LATEST STORIES

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Rosalind Smith Posted: Mar 01, 2007 0 comments

Two-time American poet laureate and Pulitzer Prize winner Stanley Kunitz collaborated with noted Boston photographer Marnie Crawford Samuelson to translate a man's life and his garden into a profound and touching union.

"Something was obsessing me to want to photograph Stanley Kunitz in that garden on Cape Cod," Crawford Samuelson says, "a chance...

Roger W. Hicks & Frances E. Schultz Posted: Mar 01, 2007 0 comments

The name says it all: Rollei's ScanFilm 400CN Pro is an ISO 400 color negative film (Kodak C-41 compatible) for scanning, rather than for wet printing. The big difference is that the orange mask, incorporated in almost all color negative films since the 1950s, is omitted: it just isn't needed if you are scanning.

On the other hand, the orange mask is no...

Jon Sienkiewicz Posted: Mar 01, 2007 0 comments

Sooner or later, you're going to be tempted to buy a product that's labeled "refurbished." It will probably be the lower price that attracts you--after all, there is one and only one reason to even consider "refurb" and that is to save money. Depending on where you shop, you may be led to believe that the refurbished item is as good as...

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Jay McCabe Posted: Mar 01, 2007 0 comments

"I built my name and reputation on safety and doing things legally, with permission."

Location is everything, and Peter B. Kaplan built his career on getting to places others couldn't...or wouldn't. Although there are images taken from blimps, balloons, and helicopters, the majority of his photographs are taken from rooftops, scaffolds, antenna...

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Shutterbug Staff Posted: Mar 01, 2007 0 comments

Our Picture This! assignment this month was High Contrast, in camera or in the darkroom (including digital). We received an overwhelming response from readers who used special effects on a wide range of subject matter. We were excited to see that this venerable form of expression has gotten new life thanks to digital techniques, and while quite a few of the images were first...

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Theresa Airey Posted: Mar 01, 2007 0 comments

I started out my photographic career in 1980 and studied with some of the most prominent photographers of our time. I learned to previsualize my images and was rewarded with perfectly "zoned" black and white negatives. However, I was never satisfied with my black and white prints. I always wanted more and felt something was missing. I began translating the negative...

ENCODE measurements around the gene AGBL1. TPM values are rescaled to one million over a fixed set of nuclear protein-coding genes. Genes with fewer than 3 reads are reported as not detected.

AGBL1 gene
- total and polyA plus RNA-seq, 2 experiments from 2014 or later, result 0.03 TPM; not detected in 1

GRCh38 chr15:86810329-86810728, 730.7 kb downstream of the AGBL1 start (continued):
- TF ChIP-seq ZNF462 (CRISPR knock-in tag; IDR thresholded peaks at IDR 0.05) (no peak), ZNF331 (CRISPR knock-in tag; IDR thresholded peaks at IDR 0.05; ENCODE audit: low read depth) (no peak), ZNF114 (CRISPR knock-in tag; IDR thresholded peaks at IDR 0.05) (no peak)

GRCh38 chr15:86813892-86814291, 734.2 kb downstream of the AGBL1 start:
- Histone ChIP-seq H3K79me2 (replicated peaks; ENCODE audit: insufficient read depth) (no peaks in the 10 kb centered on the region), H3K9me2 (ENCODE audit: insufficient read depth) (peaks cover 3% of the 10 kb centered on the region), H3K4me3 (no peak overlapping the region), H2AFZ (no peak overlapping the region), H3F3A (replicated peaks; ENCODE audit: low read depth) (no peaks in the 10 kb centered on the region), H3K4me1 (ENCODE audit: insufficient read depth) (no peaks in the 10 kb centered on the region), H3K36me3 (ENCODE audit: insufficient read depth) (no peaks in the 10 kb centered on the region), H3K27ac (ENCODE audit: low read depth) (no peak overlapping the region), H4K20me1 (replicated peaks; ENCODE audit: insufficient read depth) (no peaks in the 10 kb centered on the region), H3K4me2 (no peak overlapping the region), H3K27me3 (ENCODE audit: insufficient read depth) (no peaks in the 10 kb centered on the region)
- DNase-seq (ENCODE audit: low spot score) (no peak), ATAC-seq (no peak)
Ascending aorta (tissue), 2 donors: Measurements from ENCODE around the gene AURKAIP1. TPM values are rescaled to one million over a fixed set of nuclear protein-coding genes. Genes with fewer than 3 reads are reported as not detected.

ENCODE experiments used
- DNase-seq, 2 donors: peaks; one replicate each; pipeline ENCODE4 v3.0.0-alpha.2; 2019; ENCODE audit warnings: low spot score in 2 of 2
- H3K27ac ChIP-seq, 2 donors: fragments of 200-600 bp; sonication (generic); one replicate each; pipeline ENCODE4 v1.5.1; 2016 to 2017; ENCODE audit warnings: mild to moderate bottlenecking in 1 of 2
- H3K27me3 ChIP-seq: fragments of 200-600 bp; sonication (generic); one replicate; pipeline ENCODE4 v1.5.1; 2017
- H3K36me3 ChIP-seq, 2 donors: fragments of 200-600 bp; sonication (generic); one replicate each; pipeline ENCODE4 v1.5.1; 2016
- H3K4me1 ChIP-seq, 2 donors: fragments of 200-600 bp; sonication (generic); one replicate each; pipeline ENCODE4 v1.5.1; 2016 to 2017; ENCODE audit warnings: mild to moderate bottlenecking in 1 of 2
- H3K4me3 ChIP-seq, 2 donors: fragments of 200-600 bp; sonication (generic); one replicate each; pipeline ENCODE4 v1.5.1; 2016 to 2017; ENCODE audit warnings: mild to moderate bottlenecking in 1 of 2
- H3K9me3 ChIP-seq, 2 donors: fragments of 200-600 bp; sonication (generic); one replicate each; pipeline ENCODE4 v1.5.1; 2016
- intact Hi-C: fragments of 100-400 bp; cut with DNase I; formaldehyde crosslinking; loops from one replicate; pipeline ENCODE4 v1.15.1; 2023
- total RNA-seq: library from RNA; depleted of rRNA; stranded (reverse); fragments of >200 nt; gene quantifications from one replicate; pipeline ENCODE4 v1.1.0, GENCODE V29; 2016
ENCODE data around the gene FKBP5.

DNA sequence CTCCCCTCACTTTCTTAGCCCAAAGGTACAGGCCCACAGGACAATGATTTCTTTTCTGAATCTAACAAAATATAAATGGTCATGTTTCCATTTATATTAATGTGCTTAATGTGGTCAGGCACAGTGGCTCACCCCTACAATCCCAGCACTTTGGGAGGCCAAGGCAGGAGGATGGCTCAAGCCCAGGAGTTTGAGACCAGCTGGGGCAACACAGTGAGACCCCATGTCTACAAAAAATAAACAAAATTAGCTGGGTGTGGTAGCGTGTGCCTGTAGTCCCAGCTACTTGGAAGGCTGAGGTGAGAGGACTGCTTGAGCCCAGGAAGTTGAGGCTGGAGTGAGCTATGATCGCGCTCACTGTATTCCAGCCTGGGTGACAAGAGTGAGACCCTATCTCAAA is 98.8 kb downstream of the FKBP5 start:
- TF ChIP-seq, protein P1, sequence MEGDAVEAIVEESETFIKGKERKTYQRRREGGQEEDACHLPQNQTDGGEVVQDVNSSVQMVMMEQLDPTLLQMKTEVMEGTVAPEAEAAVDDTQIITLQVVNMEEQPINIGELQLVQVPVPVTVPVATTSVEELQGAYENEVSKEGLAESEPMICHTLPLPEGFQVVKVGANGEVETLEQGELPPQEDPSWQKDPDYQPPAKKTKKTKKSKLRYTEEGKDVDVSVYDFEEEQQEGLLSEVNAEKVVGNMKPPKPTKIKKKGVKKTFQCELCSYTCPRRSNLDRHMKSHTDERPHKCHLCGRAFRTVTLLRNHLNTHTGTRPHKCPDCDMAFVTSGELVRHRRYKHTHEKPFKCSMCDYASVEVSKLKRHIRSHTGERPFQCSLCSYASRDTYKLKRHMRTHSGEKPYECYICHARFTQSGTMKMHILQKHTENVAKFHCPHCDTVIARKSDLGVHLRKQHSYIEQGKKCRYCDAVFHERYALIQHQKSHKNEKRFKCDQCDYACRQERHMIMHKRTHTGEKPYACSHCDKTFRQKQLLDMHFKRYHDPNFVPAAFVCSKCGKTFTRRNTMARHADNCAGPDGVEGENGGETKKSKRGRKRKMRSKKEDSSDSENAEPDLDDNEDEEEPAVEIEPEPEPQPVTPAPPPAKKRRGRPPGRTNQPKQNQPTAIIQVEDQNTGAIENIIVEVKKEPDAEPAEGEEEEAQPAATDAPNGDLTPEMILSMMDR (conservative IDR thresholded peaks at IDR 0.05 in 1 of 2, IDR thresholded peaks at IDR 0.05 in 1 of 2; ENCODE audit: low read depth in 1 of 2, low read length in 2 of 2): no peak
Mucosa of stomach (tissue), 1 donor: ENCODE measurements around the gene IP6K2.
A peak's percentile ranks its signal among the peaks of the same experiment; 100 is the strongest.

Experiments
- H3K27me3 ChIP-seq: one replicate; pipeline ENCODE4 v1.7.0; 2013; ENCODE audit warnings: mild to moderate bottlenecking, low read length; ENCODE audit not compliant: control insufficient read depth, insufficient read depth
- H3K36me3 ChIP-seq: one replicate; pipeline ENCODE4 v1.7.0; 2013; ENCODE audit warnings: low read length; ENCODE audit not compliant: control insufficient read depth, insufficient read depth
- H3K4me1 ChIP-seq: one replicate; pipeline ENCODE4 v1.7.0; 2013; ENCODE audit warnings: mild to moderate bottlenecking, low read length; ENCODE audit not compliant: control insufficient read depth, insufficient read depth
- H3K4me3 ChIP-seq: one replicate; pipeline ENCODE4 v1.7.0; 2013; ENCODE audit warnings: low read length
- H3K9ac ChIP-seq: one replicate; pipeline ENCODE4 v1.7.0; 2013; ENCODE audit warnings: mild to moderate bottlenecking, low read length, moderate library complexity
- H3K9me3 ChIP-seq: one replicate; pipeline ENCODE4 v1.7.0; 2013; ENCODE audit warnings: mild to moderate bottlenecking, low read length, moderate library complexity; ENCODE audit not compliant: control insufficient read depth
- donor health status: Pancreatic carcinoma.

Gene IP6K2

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Jon Canfield Posted: Mar 01, 2007 0 comments

One of the most frequent questions I get from readers or students is about dpi, or dots per inch. There's a great deal of confusion out there on what the best settings are, and it isn't being made any easier by the use of two different measurements for resolution.

First, we have ppi, or pixels per inch, which usually applies to image resolution. This is...

Howard Millard Posted: Mar 01, 2007 0 comments

by Howard Millard

PhotoFrame Pro 3 is a Photoshop plug-in that allows you to create a tremendous variety of unusual borders, edges, mattes, and frames for your photos. Since I reviewed Version 2.5 over two years ago, onOne Software acquired PhotoFrame from Extensis and has significantly souped it up. With the new Version 3, you can quickly create an array of effects...

Jon Sienkiewicz Posted: Mar 01, 2007 0 comments

If you think a notebook computer is a scaled-down compromise with a cramped keyboard and tiny screen, think again. Notebooks have become an indispensable tool for photographers. Choosing the right one is easy--there are a few core components that determine how well a computer will perform over the long haul. Here is what you need to know:

Size...

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Rick Sammon Posted: Mar 01, 2007 0 comments

Arches National Park in Utah (a five-hour drive from Salt Lake City) is my favorite national park--from both a photographic and outdoor experience point of view.

Arches ranks #1 in my book for several reasons: First, the red/orange rock formations, some in the form of arches, are simply breathtaking. Many jut out of the flat, surrounding ground to form...

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